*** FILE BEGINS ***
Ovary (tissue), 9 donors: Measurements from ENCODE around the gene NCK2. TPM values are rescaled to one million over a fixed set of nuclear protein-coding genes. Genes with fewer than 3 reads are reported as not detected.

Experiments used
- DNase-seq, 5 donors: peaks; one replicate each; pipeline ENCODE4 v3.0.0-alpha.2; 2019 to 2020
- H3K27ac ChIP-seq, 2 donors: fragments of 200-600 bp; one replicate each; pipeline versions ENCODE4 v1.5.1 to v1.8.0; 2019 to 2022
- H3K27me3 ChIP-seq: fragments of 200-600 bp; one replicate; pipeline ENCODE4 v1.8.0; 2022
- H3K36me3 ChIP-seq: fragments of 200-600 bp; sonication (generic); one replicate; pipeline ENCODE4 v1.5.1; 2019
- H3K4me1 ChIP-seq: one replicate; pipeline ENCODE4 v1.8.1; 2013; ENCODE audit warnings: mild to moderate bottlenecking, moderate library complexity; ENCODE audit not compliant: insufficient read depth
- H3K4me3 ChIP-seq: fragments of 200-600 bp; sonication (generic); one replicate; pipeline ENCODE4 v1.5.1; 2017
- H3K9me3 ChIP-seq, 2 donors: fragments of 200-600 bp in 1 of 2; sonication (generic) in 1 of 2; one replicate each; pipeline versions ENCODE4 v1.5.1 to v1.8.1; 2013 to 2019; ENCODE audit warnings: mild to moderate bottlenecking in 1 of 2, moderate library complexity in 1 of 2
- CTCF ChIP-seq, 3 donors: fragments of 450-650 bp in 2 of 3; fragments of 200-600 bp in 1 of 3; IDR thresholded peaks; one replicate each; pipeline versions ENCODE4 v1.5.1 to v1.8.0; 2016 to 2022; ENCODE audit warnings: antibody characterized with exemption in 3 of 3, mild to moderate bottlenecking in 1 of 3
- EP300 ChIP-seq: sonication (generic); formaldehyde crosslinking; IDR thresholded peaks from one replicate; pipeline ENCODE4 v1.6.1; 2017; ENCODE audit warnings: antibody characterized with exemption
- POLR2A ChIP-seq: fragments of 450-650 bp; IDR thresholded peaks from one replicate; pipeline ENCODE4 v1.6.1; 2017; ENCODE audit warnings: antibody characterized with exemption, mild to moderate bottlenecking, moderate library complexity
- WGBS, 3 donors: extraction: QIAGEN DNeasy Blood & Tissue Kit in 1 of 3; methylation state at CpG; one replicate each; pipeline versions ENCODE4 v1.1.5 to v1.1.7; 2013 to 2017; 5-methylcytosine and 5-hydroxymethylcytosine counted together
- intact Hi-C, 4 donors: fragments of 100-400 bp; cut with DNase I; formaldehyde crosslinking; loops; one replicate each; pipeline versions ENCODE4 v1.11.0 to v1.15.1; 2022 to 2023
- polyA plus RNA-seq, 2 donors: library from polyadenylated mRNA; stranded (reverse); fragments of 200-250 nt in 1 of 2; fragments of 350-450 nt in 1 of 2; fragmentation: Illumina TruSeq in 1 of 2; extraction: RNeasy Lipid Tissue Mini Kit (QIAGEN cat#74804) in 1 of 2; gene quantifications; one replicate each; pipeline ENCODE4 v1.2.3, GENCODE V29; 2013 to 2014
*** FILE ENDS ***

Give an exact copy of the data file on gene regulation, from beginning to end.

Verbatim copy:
Ovary (tissue), 9 donors: Measurements from ENCODE around the gene NCK2. TPM values are rescaled to one million over a fixed set of nuclear protein-coding genes. Genes with fewer than 3 reads are reported as not detected.

Experiments used
- DNase-seq, 5 donors: peaks; one replicate each; pipeline ENCODE4 v3.0.0-alpha.2; 2019 to 2020
- H3K27ac ChIP-seq, 2 donors: fragments of 200-600 bp; one replicate each; pipeline versions ENCODE4 v1.5.1 to v1.8.0; 2019 to 2022
- H3K27me3 ChIP-seq: fragments of 200-600 bp; one replicate; pipeline ENCODE4 v1.8.0; 2022
- H3K36me3 ChIP-seq: fragments of 200-600 bp; sonication (generic); one replicate; pipeline ENCODE4 v1.5.1; 2019
- H3K4me1 ChIP-seq: one replicate; pipeline ENCODE4 v1.8.1; 2013; ENCODE audit warnings: mild to moderate bottlenecking, moderate library complexity; ENCODE audit not compliant: insufficient read depth
- H3K4me3 ChIP-seq: fragments of 200-600 bp; sonication (generic); one replicate; pipeline ENCODE4 v1.5.1; 2017
- H3K9me3 ChIP-seq, 2 donors: fragments of 200-600 bp in 1 of 2; sonication (generic) in 1 of 2; one replicate each; pipeline versions ENCODE4 v1.5.1 to v1.8.1; 2013 to 2019; ENCODE audit warnings: mild to moderate bottlenecking in 1 of 2, moderate library complexity in 1 of 2
- CTCF ChIP-seq, 3 donors: fragments of 450-650 bp in 2 of 3; fragments of 200-600 bp in 1 of 3; IDR thresholded peaks; one replicate each; pipeline versions ENCODE4 v1.5.1 to v1.8.0; 2016 to 2022; ENCODE audit warnings: antibody characterized with exemption in 3 of 3, mild to moderate bottlenecking in 1 of 3
- EP300 ChIP-seq: sonication (generic); formaldehyde crosslinking; IDR thresholded peaks from one replicate; pipeline ENCODE4 v1.6.1; 2017; ENCODE audit warnings: antibody characterized with exemption
- POLR2A ChIP-seq: fragments of 450-650 bp; IDR thresholded peaks from one replicate; pipeline ENCODE4 v1.6.1; 2017; ENCODE audit warnings: antibody characterized with exemption, mild to moderate bottlenecking, moderate library complexity
- WGBS, 3 donors: extraction: QIAGEN DNeasy Blood & Tissue Kit in 1 of 3; methylation state at CpG; one replicate each; pipeline versions ENCODE4 v1.1.5 to v1.1.7; 2013 to 2017; 5-methylcytosine and 5-hydroxymethylcytosine counted together
- intact Hi-C, 4 donors: fragments of 100-400 bp; cut with DNase I; formaldehyde crosslinking; loops; one replicate each; pipeline versions ENCODE4 v1.11.0 to v1.15.1; 2022 to 2023
- polyA plus RNA-seq, 2 donors: library from polyadenylated mRNA; stranded (reverse); fragments of 200-250 nt in 1 of 2; fragments of 350-450 nt in 1 of 2; fragmentation: Illumina TruSeq in 1 of 2; extraction: RNeasy Lipid Tissue Mini Kit (QIAGEN cat#74804) in 1 of 2; gene quantifications; one replicate each; pipeline ENCODE4 v1.2.3, GENCODE V29; 2013 to 2014